The first phase of this project focused on interviewing members of the LGBTQ+ community and people of color.  In line with the questions proposed in Crossroads we asked our interviewees to explain to us their relationship with West Virginia and, in particular, why they stayed, why they left, or why, in some cases, they left but ultimately returned.  We heard from people like Jeff Mann, an author and poet from Hinton, West Virginia who described growing up in the 1960s and 70s in Summers County and the impact that had on who he is as a person. We also talked to Aerianna, a West Virginia University student from Mingo county who opened up about her love of the state but also the struggles that her peers face when deciding to stay.  

These interviews are the basis for AHI’s new Youtube series Marginalized Voices: Loving and Leaving West Virginia. In the series you’ll hear stories from Jeff, Aerianna, and others about their lives and about the challenges they face being LGBTQ+ or a person of color in a predominantly white, heterosexual world. This project is a safe space for individuals to share their stories and for others to learn about the experiences of people who are actively othered.  We encourage people to listen and to learn from the stories and to ask themselves some of the questions that we have posed about the difficulties of life in rural communities as well as the joys.  

Marginalized Voices: Loving and Leaving West Virginia is an ongoing project at Arthurdale Heritage. Within the next phase of the project we plan to interview people of various religions throughout the state. If you have any questions please feel free to email If you are a member of the LGBTQ+ community, a person of color, or are a part of a faith community other than Christianity and are interested in being interviewed please use the email We hope you all connect with and enjoy the stories shared!

You can visit our YouTube channel to watch the videos here:

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Preservation of Center Hall Continues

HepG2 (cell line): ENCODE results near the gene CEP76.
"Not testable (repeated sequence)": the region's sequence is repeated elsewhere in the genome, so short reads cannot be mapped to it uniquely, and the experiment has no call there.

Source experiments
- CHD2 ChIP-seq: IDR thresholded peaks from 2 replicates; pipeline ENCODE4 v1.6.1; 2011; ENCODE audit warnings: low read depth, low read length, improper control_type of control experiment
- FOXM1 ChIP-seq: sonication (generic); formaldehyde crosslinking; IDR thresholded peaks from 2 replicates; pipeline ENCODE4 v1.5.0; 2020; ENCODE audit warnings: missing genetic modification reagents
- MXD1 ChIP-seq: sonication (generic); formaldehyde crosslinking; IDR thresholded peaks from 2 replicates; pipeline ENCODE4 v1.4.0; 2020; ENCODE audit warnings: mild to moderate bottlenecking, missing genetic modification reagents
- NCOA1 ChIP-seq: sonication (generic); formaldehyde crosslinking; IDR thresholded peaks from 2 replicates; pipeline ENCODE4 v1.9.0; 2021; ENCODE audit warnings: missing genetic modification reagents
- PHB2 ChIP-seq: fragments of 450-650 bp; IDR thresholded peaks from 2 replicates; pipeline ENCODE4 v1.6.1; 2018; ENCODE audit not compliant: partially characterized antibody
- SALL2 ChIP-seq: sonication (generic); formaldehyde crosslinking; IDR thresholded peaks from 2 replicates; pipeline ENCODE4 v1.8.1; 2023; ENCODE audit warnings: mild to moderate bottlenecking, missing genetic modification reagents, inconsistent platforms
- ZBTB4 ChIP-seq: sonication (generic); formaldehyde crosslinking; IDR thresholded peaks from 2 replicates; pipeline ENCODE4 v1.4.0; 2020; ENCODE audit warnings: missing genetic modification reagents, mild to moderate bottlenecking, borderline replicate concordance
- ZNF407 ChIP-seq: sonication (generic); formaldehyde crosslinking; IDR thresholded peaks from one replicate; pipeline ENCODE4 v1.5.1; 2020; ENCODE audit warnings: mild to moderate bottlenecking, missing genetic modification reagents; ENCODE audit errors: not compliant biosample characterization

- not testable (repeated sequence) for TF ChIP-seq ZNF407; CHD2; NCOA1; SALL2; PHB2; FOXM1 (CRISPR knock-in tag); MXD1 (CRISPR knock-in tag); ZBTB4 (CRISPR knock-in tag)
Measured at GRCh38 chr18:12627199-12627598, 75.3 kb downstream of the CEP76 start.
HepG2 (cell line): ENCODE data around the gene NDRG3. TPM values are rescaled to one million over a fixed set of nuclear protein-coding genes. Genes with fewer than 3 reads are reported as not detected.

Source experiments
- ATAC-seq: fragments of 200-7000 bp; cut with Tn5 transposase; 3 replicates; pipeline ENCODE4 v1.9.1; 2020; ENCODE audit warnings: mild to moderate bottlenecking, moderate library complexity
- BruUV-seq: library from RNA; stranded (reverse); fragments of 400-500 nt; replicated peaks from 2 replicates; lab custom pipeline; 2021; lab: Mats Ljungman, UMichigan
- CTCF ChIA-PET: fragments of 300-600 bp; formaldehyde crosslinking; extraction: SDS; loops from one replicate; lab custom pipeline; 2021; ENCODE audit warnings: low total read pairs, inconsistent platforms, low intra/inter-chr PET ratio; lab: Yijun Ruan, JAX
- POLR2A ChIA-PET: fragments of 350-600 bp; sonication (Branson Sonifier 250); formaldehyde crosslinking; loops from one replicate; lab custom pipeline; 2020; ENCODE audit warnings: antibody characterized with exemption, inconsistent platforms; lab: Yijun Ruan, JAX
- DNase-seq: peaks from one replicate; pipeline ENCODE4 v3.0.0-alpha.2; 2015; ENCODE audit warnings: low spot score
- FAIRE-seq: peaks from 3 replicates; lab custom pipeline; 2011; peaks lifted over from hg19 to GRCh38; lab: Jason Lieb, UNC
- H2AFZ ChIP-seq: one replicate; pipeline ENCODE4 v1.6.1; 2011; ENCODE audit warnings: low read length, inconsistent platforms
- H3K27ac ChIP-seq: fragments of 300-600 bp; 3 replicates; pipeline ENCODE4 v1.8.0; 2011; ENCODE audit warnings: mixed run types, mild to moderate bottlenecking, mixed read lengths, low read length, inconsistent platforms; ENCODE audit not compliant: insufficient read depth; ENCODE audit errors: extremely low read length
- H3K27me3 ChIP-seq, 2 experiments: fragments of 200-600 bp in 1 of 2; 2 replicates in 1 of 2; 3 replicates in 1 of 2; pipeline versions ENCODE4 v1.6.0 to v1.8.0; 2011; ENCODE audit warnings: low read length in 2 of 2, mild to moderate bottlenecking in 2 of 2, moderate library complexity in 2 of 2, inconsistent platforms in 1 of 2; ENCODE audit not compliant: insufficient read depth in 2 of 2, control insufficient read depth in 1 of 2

Our wonderful community is blessed for so many reasons. One is the strength of support for its nationally important historic buildings. We appreciate each and every donation; large or small and every volunteer. We appreciate the National Park Service and the WV State Historic Preservation Office for their partial funding of the replacement of siding on the back of our beautiful Hall.

Craft Show and Square Dance October 23!

Join us on October 23rd to shop at the Craft Show and join us in the free Community Square Dance! There will be fun for all ages with games for kids to participate in during Craft Show hours and live music for the Square Dance!

Craft show, fiber art and blacksmithing demonstrations are from 9-3. Kids activities are from 11-2. Community square dance is from 4-6 pm.

Be like Mrs. Roosevelt and dance in our historic Center Hall!

President Franklin Delano Roosevelt Visits WBOY-TV to Discuss Arthurdale

President Franklin Delano Roosevelt visited WBOY-TV on Friday, July 13th to discuss the federal project in Arthurdale. President Roosevelt was joined by school director Elsie Clapp. Together, they spoke of the importance of the Arthurdale project, the New Deal, and ways that people on the home front can help support military men stationed overseas. President Roosevelt promoted the New Deal Festival and the activities and events happening.


Our craft shop and guided tour hours are:

Monday-Saturday 10-3

QUESTIONS? Phone:  304 864 3959    Email:

Masks are required for guided tours